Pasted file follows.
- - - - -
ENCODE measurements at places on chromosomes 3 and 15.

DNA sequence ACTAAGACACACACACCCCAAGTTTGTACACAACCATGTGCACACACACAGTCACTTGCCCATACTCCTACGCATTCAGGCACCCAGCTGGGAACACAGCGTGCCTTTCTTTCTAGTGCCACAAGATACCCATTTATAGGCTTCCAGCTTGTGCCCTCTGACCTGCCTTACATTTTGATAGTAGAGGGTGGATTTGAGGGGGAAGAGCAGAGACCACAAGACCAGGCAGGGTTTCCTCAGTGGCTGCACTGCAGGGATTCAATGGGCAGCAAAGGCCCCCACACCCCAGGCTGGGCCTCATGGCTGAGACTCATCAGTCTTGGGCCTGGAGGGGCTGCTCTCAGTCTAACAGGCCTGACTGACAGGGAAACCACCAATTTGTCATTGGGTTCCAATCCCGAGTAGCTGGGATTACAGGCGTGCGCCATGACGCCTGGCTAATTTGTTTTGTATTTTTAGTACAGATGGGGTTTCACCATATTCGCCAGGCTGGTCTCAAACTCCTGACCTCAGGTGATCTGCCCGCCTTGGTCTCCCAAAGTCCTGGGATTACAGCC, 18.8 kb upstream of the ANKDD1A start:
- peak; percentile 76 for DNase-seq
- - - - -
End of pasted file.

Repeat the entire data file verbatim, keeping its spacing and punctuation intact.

ENCODE measurements at places on chromosomes 3 and 15.

DNA sequence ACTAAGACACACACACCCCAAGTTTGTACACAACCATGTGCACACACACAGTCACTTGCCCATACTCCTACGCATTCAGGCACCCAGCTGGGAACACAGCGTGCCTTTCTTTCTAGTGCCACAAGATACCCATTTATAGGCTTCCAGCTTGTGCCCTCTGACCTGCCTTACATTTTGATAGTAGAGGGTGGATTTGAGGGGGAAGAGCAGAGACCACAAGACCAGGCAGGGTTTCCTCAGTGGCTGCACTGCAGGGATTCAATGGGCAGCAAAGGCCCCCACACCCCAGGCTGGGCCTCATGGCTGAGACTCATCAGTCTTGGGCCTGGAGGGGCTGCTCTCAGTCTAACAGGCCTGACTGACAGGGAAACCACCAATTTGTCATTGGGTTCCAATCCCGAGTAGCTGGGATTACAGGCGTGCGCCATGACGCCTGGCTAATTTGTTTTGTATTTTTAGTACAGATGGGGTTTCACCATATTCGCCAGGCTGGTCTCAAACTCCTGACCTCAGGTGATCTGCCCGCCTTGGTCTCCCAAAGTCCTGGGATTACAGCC, 18.8 kb upstream of the ANKDD1A start:
- peak; percentile 76 for DNase-seq